Teens Using Social Media Today
Our culture’s obsession with self-esteem has a new vehicle, and it fits in your teen’s pocket. Teens using social media today prefer to watch TikTok and YouTube videos over their parents’ former obsession with MTV. On average, teens spend a mind-boggling nine hours a day using technology, most of which is sharing every detail of their lives on apps like Instagram and SnapChat. Our teens’ quest is affirmation.
Affirmation & Fame
Forget 15 minutes of fame. They’re only looking for sixty seconds — that’s the minimum length of a video on TikTok, the app that has taken teens using social media platforms by storm. They even have the stories to prove it.
For example, in 2019, a teen became famous from her short dancing videos posted on TikTok. Those videos launched her into stardom. Her fame turned to a documentary series and couple of animated films, as well as being one of the most followed people on social media.
Why Social Media Shouldn’t Define Your Teen
Although watching that creative video is fun and harmless, hanging out online isn’t without risks. We already know that teens using social media give away every detail of their lives. This can lure stalkers, provide bullies with potential fodder, and affect how future colleges or employers view them. There’s also a serious issue that is a growing problem with teens: technology and smartphone addiction. New research shows that half of American teens believe they are addicted to their smartphones.
The Reality of Media Addiction
Researchers believe that as teens become hooked on social-media apps, they are less able to regulate emotions, manage impulses, and make good decisions. Social-media addiction also creates lower self-esteem — the direct opposite of what teens use social media for. This addiction has also resulted in the nation’s first cellphone addiction rehab center for teens.
The bottom line is that when our teens spend an excessive amount of time online, they are on a journey to find their identity by comparing themselves to others. The fame, beauty, wit, status, and identity of other online teens become the measuring stick by which they judge their value. They can never measure up; they are susceptible to anxiety and depression.
A parent’s greatest error could possibly be turning a blind eye to how much time teens spend online and what they’re doing there and why. Fortunately, there are things we can do to help our teens using social media to appropriately navigate technology and avoid becoming addicted to its promises of identity, fame, and celebrity status.
The biggest problem with a teen’s value being formed by media is that teenagers are often being lied to. How many of those Instagram photos of your daughter’s friends are perfected beyond reality? Is Lizzo’s newest music video really an expression of art or could it be mild porn? Being aware of the content your teen is consuming and setting limits can help them accurately see reality.
Content on Media
One reason we set limits is so that our children can live in the real world with real relationships — friends who have zits, pores, and love relationships built on serving each other. What can you do? Limit the exposure and boycott the bad stuff. It’s OK to say no. You are the parent. It’s your job to discipline and correct your teen when their desires run counter to what God says is best for them.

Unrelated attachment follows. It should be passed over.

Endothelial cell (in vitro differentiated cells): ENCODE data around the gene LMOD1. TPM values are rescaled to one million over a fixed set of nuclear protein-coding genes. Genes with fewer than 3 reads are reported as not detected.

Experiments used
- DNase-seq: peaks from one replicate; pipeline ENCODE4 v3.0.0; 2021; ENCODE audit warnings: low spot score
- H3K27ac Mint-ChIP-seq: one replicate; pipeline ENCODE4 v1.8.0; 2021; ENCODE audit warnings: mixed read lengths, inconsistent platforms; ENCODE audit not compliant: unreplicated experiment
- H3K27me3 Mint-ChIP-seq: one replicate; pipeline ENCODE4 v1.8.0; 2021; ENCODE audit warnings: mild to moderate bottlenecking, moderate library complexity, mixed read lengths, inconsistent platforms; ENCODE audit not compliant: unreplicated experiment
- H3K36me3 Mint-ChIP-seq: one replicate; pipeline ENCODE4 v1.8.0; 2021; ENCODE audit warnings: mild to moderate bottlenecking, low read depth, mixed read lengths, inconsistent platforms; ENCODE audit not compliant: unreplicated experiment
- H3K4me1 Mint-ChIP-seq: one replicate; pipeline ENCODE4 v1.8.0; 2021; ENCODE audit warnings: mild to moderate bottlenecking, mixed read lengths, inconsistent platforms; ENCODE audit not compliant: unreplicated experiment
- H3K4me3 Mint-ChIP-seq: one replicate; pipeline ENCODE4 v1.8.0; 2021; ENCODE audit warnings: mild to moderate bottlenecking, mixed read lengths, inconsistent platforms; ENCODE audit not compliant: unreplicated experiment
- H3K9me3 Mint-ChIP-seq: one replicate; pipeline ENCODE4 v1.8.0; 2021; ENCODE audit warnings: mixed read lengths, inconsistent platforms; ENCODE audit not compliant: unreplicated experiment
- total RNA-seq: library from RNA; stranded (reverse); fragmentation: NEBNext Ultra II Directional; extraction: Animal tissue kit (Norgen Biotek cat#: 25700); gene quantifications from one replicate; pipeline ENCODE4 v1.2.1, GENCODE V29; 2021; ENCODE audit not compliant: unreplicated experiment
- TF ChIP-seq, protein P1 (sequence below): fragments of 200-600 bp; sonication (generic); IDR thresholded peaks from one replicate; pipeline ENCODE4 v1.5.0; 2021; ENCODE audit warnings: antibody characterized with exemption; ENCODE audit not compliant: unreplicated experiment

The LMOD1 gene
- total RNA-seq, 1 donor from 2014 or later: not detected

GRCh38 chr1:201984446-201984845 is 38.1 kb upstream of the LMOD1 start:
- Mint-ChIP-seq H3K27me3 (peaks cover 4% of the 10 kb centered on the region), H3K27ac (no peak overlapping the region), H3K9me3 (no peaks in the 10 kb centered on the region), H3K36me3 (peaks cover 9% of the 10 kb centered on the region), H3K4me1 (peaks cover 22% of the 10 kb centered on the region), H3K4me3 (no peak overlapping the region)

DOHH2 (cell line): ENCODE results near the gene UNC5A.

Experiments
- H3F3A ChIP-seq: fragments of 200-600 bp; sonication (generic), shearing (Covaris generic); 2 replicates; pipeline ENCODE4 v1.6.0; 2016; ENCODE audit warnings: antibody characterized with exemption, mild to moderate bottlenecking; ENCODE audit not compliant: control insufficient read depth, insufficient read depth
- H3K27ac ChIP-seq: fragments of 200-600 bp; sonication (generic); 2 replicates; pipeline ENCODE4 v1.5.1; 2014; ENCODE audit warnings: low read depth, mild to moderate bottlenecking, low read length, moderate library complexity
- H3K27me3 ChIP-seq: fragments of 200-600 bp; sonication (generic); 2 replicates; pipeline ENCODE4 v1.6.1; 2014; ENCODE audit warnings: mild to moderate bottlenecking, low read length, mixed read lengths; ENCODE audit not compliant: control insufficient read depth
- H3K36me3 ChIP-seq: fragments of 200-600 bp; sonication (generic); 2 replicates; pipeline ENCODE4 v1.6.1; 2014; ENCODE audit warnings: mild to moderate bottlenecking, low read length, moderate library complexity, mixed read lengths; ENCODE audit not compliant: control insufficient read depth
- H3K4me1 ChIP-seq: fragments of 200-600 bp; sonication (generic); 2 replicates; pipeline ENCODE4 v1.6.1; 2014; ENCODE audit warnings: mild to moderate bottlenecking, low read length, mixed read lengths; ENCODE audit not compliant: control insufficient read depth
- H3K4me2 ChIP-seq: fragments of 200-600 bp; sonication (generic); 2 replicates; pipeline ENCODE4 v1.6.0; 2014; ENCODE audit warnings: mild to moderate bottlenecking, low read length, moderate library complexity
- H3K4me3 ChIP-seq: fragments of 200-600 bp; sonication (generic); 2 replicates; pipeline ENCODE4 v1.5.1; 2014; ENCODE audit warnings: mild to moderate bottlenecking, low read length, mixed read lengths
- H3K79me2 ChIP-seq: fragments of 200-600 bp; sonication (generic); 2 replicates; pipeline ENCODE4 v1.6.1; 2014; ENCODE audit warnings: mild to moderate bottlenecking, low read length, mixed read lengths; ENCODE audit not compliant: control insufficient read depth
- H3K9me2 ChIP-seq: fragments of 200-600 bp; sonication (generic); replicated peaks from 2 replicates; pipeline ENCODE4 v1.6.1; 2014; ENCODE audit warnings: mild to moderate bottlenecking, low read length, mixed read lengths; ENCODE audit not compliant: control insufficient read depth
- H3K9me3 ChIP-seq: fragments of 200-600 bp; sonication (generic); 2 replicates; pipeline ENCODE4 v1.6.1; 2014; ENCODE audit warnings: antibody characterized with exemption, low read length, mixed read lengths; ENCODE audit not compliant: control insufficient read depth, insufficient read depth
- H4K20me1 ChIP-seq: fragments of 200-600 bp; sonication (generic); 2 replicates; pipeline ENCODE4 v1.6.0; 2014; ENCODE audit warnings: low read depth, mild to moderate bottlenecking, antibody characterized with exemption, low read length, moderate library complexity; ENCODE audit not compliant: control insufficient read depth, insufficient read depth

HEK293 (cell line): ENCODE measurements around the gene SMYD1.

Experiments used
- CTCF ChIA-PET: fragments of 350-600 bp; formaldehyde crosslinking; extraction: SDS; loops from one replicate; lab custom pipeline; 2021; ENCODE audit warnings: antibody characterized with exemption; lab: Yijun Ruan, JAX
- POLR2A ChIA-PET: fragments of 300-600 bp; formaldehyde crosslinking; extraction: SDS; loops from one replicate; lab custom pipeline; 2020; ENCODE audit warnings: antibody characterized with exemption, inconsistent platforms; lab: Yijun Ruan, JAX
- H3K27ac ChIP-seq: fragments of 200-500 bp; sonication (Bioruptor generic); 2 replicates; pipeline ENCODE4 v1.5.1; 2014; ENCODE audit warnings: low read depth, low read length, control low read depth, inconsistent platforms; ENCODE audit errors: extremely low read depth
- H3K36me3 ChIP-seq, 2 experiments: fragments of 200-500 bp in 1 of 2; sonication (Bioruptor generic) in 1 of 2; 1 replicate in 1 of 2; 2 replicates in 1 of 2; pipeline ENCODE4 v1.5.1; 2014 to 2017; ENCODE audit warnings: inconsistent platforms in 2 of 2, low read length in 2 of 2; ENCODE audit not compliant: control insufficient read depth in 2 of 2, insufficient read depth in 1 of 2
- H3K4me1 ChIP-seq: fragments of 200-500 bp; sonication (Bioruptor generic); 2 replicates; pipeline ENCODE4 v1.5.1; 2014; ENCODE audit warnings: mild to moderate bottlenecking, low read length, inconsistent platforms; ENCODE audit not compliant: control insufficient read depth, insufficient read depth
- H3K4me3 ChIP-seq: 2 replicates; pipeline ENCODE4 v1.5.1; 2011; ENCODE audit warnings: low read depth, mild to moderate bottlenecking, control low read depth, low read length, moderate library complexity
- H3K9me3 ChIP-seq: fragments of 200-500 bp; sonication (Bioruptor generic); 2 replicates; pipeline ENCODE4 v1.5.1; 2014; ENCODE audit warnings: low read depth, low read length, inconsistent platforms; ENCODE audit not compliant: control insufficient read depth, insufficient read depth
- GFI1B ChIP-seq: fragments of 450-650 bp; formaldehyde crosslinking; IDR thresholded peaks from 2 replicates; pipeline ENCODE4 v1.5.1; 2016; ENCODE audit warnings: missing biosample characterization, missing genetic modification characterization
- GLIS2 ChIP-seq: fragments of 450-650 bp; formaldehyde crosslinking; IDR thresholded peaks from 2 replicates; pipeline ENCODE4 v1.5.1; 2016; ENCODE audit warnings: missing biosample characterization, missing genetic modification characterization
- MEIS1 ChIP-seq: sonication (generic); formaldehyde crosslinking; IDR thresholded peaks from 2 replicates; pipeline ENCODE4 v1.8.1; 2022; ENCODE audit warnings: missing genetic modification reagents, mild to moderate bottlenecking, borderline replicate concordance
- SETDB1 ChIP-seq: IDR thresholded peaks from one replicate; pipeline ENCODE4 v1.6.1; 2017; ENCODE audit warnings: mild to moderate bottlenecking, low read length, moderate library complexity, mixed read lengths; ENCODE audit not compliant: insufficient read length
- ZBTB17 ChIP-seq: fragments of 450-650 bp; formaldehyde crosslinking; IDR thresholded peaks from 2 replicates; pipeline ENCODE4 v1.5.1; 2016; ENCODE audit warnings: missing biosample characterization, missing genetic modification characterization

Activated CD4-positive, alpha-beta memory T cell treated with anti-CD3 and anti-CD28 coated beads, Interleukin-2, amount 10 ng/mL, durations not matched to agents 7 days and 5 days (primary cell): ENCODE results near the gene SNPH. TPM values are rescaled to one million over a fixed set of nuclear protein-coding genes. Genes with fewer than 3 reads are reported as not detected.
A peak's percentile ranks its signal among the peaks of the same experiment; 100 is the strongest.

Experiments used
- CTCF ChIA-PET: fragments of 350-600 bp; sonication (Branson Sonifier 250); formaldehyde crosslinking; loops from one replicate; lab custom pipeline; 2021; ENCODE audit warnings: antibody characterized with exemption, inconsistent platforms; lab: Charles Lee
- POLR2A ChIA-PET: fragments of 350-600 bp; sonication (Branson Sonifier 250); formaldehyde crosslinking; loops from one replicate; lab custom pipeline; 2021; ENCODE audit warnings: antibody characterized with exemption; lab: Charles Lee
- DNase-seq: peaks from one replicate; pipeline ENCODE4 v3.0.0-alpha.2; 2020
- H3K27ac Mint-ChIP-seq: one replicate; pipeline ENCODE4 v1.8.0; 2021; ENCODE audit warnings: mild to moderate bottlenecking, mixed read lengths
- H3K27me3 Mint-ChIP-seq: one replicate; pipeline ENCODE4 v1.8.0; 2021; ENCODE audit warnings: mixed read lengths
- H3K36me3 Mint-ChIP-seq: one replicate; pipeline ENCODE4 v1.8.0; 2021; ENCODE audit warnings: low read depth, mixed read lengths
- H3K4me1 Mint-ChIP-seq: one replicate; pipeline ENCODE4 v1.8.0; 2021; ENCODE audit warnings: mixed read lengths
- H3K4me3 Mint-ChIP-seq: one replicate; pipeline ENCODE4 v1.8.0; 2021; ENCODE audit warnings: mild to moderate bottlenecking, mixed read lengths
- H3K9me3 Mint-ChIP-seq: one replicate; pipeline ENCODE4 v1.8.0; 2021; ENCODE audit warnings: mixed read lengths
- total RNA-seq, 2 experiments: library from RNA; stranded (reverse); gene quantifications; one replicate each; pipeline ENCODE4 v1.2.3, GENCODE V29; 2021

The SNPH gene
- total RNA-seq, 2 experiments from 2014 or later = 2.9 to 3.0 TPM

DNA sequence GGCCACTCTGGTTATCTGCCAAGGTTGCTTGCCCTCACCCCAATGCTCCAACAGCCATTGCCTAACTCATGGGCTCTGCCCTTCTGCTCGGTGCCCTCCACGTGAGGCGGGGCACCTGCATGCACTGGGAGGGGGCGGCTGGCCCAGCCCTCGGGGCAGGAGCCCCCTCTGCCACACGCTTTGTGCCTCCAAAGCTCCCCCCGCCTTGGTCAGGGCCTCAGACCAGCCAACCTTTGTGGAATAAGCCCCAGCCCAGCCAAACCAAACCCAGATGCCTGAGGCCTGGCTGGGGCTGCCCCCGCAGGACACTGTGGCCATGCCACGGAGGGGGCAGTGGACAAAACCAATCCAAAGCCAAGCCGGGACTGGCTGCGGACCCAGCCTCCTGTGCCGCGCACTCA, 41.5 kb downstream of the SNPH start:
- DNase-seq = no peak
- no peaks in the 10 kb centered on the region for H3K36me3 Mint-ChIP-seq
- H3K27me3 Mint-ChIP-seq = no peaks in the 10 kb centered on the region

Time on Media
Almost a quarter of all teens admit to being online “almost constantly.” You’ve seen it. You go out to eat with your family and you notice teens using social media at other tables. They have little to no interaction with the people they’re with. They’re busily attending to their smartphones. It’s OK in these situations, to say no to your kids and encourage in-person interactions.
Time limits on social media are a small cross to bear, but they will feel like one nonetheless to a teen. Just as we set curfews because we love our teens and want to keep them safe, we can set time boundaries on technology as well. Especially, during times when their attention should be on the other people during meals or school hours.
Identity in Christ
Christ offers a real and lasting sense of worth. Instagram doesn’t. Self-denial, not self-esteem, is actually the solution to our insecurity as we find our value in Christ. Despite what the culture tells your teen, that’s the way to overcome their insecurity, not another follower on their Instagram profile.
Spend time in prayer, asking for the Lord to be with your teen as they interact with and consume media. Take time praying with your teen, encouraging them to seek refuge in the Lord, not in social media. Find time in the Word, find scripture to uplift your teen with when their hearts become heavy with anxiety from social media.
Though technology and social media are huge parts of society today, it is possible to encourage your teens using social media to turn to the Lord for affirmation instead of their “loyal” followers. Your teen is being raised in a unique world where technology is around every corner. However, there is hope. The Lord is with you as you navigate boundaries with you teens and He is your strength.
Dannah Gresh is author of The 20 Hardest Questions Every Mom Faces.